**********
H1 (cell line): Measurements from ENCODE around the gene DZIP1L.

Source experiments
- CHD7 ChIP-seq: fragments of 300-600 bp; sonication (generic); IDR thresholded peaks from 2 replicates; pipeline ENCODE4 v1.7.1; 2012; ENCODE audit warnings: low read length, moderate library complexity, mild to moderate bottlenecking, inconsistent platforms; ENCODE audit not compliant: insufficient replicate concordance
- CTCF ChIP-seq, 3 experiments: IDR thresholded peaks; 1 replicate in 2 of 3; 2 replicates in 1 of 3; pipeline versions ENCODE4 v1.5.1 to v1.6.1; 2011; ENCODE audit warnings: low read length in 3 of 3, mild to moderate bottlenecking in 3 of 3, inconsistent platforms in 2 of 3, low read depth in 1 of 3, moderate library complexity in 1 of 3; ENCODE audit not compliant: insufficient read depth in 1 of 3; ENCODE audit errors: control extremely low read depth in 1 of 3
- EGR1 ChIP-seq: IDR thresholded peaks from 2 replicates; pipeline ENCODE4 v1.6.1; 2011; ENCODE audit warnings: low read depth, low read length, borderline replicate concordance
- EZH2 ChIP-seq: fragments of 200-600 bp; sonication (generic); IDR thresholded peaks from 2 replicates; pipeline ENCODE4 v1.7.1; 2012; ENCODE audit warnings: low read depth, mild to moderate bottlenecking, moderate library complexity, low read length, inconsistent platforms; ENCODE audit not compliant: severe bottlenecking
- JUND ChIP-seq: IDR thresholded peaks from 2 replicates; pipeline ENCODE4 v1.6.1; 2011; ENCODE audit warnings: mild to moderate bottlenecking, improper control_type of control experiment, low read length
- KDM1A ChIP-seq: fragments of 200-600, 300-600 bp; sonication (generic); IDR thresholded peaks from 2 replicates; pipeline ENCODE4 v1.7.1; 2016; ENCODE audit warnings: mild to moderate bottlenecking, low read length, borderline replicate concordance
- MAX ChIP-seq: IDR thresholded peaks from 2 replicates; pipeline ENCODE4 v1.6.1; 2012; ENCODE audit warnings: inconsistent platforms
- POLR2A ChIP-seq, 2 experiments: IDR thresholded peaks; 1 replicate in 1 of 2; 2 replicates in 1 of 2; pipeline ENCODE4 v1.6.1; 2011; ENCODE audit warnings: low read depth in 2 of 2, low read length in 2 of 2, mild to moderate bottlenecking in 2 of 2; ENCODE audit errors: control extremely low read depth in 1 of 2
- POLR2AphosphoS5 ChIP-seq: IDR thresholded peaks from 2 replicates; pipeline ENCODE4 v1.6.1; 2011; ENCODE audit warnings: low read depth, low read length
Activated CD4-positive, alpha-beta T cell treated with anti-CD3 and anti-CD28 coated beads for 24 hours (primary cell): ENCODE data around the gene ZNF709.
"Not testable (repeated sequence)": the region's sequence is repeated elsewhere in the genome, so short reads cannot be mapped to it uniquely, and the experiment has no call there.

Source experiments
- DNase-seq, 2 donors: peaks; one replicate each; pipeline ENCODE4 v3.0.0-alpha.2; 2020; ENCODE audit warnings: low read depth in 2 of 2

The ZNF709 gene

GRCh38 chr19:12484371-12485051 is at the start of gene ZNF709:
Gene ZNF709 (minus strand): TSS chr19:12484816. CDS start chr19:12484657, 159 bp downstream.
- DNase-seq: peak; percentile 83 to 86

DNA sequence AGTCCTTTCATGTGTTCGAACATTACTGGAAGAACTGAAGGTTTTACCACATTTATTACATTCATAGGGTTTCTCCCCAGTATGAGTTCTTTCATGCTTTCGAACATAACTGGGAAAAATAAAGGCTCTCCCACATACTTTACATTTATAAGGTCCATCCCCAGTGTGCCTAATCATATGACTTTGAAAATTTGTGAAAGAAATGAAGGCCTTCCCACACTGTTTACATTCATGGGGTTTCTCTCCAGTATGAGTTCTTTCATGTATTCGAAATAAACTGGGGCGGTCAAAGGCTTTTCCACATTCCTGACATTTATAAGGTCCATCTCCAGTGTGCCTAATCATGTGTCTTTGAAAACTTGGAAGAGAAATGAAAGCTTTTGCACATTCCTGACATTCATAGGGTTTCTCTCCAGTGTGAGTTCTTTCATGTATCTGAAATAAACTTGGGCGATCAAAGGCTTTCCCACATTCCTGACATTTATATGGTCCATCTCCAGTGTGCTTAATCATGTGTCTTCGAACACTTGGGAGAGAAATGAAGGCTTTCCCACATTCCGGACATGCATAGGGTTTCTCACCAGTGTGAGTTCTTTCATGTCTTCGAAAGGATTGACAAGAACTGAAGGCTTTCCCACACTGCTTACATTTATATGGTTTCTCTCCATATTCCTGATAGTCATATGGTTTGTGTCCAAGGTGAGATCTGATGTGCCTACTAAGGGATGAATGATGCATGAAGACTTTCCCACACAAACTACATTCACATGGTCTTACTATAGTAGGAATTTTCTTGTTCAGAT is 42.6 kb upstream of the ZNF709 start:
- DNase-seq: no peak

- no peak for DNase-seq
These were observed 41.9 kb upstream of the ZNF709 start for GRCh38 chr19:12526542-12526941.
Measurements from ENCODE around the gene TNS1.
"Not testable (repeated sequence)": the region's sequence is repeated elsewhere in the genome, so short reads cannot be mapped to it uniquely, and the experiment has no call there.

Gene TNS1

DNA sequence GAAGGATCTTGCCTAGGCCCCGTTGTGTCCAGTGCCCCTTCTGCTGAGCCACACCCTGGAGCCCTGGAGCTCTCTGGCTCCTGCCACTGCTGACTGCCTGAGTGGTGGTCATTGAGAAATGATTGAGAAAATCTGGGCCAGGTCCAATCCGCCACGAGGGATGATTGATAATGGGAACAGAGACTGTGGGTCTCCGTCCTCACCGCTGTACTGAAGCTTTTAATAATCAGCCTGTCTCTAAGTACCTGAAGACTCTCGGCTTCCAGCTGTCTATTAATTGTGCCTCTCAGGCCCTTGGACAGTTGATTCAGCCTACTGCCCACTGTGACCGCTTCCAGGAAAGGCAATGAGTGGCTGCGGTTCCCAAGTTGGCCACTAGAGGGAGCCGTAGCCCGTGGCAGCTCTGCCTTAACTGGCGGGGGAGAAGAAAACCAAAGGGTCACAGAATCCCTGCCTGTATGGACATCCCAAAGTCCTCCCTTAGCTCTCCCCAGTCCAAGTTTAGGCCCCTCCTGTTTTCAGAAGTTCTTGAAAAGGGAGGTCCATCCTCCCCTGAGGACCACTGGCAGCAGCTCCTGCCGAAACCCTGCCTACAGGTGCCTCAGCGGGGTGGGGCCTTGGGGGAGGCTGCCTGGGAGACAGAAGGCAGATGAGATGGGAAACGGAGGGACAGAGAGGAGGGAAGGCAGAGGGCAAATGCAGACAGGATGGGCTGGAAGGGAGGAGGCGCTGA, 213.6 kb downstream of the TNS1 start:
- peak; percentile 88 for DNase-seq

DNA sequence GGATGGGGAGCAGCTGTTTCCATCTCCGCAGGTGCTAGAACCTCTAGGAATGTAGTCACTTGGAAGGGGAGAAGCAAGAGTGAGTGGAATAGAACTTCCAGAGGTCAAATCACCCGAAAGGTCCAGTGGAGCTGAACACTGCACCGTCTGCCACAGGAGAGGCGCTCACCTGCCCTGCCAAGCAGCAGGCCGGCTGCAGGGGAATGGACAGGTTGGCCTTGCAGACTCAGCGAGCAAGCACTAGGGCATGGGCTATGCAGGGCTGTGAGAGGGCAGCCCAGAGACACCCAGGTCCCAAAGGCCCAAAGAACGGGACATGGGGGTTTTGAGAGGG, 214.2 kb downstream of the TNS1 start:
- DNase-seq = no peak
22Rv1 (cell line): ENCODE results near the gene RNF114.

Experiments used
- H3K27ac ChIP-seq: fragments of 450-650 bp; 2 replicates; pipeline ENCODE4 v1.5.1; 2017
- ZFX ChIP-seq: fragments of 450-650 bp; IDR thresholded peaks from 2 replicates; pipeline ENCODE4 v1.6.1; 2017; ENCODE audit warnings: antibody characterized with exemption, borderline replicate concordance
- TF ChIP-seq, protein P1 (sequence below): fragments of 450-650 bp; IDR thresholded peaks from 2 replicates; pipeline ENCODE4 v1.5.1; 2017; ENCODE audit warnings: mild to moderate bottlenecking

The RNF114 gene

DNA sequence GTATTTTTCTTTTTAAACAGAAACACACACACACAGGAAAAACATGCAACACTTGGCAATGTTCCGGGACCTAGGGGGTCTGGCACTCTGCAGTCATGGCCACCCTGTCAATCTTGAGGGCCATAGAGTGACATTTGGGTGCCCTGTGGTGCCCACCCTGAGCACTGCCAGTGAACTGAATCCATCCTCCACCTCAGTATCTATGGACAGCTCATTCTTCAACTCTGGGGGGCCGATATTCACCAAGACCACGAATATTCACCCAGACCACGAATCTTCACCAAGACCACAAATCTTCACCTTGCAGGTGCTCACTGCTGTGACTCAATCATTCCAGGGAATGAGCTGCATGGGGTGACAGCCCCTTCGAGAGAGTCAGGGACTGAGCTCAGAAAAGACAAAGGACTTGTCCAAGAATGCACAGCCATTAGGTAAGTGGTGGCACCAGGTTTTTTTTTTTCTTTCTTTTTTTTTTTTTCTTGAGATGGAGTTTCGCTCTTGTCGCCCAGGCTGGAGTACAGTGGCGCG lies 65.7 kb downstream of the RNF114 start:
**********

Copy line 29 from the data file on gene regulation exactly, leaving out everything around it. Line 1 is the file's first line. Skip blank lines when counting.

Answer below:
DNA sequence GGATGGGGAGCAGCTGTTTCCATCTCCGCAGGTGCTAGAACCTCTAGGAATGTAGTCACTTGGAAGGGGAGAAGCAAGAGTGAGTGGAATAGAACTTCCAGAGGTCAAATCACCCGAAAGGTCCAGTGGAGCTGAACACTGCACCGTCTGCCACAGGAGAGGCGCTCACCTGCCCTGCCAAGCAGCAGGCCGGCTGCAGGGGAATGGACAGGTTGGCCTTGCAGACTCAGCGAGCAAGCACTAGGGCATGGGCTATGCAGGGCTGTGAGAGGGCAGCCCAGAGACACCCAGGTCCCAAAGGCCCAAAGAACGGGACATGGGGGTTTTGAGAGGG, 214.2 kb downstream of the TNS1 start: